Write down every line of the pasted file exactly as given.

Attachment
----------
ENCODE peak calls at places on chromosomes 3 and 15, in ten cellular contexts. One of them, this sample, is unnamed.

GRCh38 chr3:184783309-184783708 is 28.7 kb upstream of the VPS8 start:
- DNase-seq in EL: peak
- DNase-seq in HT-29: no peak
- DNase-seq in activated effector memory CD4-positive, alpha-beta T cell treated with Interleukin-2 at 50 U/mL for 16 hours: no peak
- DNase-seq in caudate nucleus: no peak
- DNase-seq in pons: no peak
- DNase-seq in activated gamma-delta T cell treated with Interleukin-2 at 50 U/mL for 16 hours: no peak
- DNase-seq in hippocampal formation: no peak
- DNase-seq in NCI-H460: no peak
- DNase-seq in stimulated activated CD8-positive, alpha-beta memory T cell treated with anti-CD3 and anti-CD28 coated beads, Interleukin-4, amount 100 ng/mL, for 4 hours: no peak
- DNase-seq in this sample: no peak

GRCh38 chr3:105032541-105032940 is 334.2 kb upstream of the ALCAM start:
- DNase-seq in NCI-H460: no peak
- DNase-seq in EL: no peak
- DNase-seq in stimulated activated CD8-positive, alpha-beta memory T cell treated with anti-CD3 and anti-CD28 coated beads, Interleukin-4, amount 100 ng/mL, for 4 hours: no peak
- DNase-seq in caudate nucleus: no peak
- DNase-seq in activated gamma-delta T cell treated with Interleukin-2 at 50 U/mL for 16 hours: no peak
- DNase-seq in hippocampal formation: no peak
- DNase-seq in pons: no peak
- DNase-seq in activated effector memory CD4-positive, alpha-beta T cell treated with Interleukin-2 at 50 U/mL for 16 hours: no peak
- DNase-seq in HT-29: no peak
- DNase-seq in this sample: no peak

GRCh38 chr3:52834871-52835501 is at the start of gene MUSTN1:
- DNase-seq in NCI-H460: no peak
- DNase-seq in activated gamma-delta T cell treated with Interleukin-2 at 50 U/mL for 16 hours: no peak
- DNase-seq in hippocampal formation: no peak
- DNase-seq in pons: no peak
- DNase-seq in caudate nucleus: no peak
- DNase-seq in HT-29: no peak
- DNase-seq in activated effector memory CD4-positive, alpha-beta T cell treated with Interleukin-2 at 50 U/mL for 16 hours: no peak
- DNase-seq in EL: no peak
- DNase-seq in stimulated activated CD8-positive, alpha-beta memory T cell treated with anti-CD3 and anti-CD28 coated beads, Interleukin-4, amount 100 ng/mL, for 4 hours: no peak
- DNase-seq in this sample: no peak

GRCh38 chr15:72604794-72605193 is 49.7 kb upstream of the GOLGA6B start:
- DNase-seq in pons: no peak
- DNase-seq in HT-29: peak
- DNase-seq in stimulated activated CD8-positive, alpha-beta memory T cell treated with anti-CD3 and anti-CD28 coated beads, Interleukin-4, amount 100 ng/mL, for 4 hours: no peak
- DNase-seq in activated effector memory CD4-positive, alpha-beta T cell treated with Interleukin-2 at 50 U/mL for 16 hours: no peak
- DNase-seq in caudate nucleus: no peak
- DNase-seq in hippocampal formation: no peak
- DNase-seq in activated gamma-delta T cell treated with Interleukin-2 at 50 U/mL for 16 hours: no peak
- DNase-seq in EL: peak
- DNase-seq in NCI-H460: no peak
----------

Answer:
ENCODE peak calls at places on chromosomes 3 and 15, in ten cellular contexts. One of them, this sample, is unnamed.

GRCh38 chr3:184783309-184783708 is 28.7 kb upstream of the VPS8 start:
- DNase-seq in EL: peak
- DNase-seq in HT-29: no peak
- DNase-seq in activated effector memory CD4-positive, alpha-beta T cell treated with Interleukin-2 at 50 U/mL for 16 hours: no peak
- DNase-seq in caudate nucleus: no peak
- DNase-seq in pons: no peak
- DNase-seq in activated gamma-delta T cell treated with Interleukin-2 at 50 U/mL for 16 hours: no peak
- DNase-seq in hippocampal formation: no peak
- DNase-seq in NCI-H460: no peak
- DNase-seq in stimulated activated CD8-positive, alpha-beta memory T cell treated with anti-CD3 and anti-CD28 coated beads, Interleukin-4, amount 100 ng/mL, for 4 hours: no peak
- DNase-seq in this sample: no peak

GRCh38 chr3:105032541-105032940 is 334.2 kb upstream of the ALCAM start:
- DNase-seq in NCI-H460: no peak
- DNase-seq in EL: no peak
- DNase-seq in stimulated activated CD8-positive, alpha-beta memory T cell treated with anti-CD3 and anti-CD28 coated beads, Interleukin-4, amount 100 ng/mL, for 4 hours: no peak
- DNase-seq in caudate nucleus: no peak
- DNase-seq in activated gamma-delta T cell treated with Interleukin-2 at 50 U/mL for 16 hours: no peak
- DNase-seq in hippocampal formation: no peak
- DNase-seq in pons: no peak
- DNase-seq in activated effector memory CD4-positive, alpha-beta T cell treated with Interleukin-2 at 50 U/mL for 16 hours: no peak
- DNase-seq in HT-29: no peak
- DNase-seq in this sample: no peak

GRCh38 chr3:52834871-52835501 is at the start of gene MUSTN1:
- DNase-seq in NCI-H460: no peak
- DNase-seq in activated gamma-delta T cell treated with Interleukin-2 at 50 U/mL for 16 hours: no peak
- DNase-seq in hippocampal formation: no peak
- DNase-seq in pons: no peak
- DNase-seq in caudate nucleus: no peak
- DNase-seq in HT-29: no peak
- DNase-seq in activated effector memory CD4-positive, alpha-beta T cell treated with Interleukin-2 at 50 U/mL for 16 hours: no peak
- DNase-seq in EL: no peak
- DNase-seq in stimulated activated CD8-positive, alpha-beta memory T cell treated with anti-CD3 and anti-CD28 coated beads, Interleukin-4, amount 100 ng/mL, for 4 hours: no peak
- DNase-seq in this sample: no peak

GRCh38 chr15:72604794-72605193 is 49.7 kb upstream of the GOLGA6B start:
- DNase-seq in pons: no peak
- DNase-seq in HT-29: peak
- DNase-seq in stimulated activated CD8-positive, alpha-beta memory T cell treated with anti-CD3 and anti-CD28 coated beads, Interleukin-4, amount 100 ng/mL, for 4 hours: no peak
- DNase-seq in activated effector memory CD4-positive, alpha-beta T cell treated with Interleukin-2 at 50 U/mL for 16 hours: no peak
- DNase-seq in caudate nucleus: no peak
- DNase-seq in hippocampal formation: no peak
- DNase-seq in activated gamma-delta T cell treated with Interleukin-2 at 50 U/mL for 16 hours: no peak
- DNase-seq in EL: peak
- DNase-seq in NCI-H460: no peak